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Water Wasters In The Home

Water conservation is a necessary step around the world and it starts by knowing which are the most water wasters in a home.



Freshwater is essential for the preservation of life. Our future depends on water conservation.


Water is the most vital element for the preservation of life, which is surprising when you realise that the Earth is 71% water. But 96.5% of the available water is locked in our oceans and seas and is too salty for human consumption. Additionally, around 2.1% of all Earth’s water is frozen in the ice caps. So, can only rely on the available bit of freshwater for life.

With freshwater being such a limited commodity the world is already experiencing the effects of this diminishing resource. According to statistics released by the World Wildlife Organisation, over 1.1 billion people lack access to freshwater while 2.7 billion people experience water scarcity every year due to climate change around the globe. Predictions are that by 2025, two-thirds of the global population will be facing water shortages.

Being water-wise in the home can go a long way to help reduce water shortages and it begins by identifying the top water wasters in a home.









1. Hand Washing

It is a fact that the majority of the taps in the developed world deliver about 7 litres - 20 litres of water a minute. This means that leaving your tap running while scrubbing that pan wastes more water than you would use if taking a shower. The average amount of water used for hand washing is around On average, washing dishes by hand uses about 100 litres of water. That is a lot of water going to waste for such a mundane task.

To reduce water waste, every household should consider the installation of a dishwasher. The energy savings of using a dishwasher reduces water consumption to as little as 15 litres with the same load. When you think about how much washing you do on a daily basis, the water-saving makes a significant difference - and your dishes will be a lot cleaner!



2. Taking A Shower

While we know that taking a shower uses less water than having a bath, showers still account for up to 20% of freshwater use. Generally, standard showerheads have a flow rate of between 7 - 9 litres per minute then taking a 10-minute shower means using almost 100 litres of water. There are methods of reducing water wastage in the shower which includes: taking a shorter shower or adding low-flow showerheads that cut water consumption by as much as 40% over conventional showerheads.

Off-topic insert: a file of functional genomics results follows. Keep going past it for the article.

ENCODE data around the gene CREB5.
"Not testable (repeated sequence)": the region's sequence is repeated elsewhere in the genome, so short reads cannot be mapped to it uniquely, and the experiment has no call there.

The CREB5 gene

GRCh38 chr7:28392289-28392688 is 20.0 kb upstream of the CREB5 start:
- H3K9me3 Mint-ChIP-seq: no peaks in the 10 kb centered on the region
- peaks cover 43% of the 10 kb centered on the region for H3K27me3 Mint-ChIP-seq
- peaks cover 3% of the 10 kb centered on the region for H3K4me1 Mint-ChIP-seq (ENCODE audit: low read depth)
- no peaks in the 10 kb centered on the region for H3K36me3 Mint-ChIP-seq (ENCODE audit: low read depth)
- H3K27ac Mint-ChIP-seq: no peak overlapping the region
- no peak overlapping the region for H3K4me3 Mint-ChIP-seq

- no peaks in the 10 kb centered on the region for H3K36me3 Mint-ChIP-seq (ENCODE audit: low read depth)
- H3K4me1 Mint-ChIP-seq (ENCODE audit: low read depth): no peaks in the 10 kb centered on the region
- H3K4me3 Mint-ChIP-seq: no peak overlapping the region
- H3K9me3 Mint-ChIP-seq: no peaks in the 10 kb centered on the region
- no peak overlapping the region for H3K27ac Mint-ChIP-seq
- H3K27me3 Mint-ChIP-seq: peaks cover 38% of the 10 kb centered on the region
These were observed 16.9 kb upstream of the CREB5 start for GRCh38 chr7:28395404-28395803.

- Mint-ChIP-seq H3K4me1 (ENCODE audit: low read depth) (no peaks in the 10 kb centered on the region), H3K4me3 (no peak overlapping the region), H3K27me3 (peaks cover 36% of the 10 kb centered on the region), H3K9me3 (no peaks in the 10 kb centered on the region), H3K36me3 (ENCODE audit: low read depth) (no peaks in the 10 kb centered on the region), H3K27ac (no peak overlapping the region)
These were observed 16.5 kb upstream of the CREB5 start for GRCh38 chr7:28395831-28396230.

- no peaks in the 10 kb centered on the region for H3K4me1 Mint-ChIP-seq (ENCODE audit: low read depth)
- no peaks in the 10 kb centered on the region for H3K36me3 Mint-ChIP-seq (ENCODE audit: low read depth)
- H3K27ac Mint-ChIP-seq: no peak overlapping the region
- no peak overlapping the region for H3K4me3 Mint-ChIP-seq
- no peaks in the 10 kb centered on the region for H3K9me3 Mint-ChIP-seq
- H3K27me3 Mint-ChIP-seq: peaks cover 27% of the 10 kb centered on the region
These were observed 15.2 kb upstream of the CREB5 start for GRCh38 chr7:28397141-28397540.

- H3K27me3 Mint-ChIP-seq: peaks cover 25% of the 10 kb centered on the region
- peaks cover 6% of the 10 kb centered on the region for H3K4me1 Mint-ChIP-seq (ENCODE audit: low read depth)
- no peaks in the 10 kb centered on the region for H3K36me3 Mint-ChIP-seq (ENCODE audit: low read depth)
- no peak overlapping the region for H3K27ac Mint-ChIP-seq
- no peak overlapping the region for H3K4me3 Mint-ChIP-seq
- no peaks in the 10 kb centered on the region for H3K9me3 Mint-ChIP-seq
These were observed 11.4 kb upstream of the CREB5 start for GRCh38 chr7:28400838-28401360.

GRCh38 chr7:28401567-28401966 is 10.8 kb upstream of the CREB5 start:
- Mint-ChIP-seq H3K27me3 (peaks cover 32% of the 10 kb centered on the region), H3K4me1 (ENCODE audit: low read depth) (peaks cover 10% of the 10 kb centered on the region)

Showerheads that incorporate air pressure to increase the flow of water which improves pressure without using additional water. Not only does the installation of such as showerhead reduce water consumption they also provide a better showering experience.








3. Garden Sprinklers

Every homeowner wants a garden that is lush and green, but keeping it that way is never easy, particularly in the summer months when we spend so much time outdoors. Any lawn needs regular watering if you want to avoid it turning into a barren landscape, which is why many homeowners look at installing garden sprinklers.

Garden irrigation use a lot of water since running a single sprinkler for an hour uses almost 400 litres of freshwater. That’s more than half of the average daily water use of average garden space.

A more effective way of reducing water wastage outdoors is to install water-efficient sprinklers on a timer system or to change the layout of your garden to accommodate more indigenous plants, less lawn and a more permeable landscape.



4. The Toilet

As the most regularly used fixture in a home, the toilet is the biggest culprit in wasting water. Just a single toilet is responsible for around 30% of your household water usage, so the humble toilet should be a priority in your effort to reduce water consumption. Older toilets waste even more water with every flush so it makes sense that upgrading to a newer and more efficient toilet can save you up to 20 – 60% of the water every day.

But not everyone has the budget to replace a toilet which is why you should consider fitting a dual-flush button or installing an adjustable flapper to reduce water usage. An oldie but goldie is to put filled plastic bottles in the toilet tank to use less water per flush.

And did you know that on average, a leaky toilet can waste up to 800 litres of water a day - that's over 20,000 litres per month. Make sure to regularly check for any running water or leaks in and around the toilet.








5. The Washing Machine

Older model washing machines can use an average of 100 - 170 litres of freshwater per load. Modern, energy-efficient models use only about 70 litres of water per load with more efficient ones using less than 20 litres per load. This means that for the average family running between 5 – 6 loads a week, cutting your water usage with an energy-efficient washing machine can save you thousands of litres over one year. Not to mention the energy saved on heating water since high-efficiency washers use less electricity than the older models.


An easy way to further reduce your water use is to do laundry less often.




There is no getting over the fact that water is essential to life. Thus, as simple as identifying water wasters like the ones above and fixing them can go a long way to saving thousands of litres of water and help prevent water shortages in the not too distant future.







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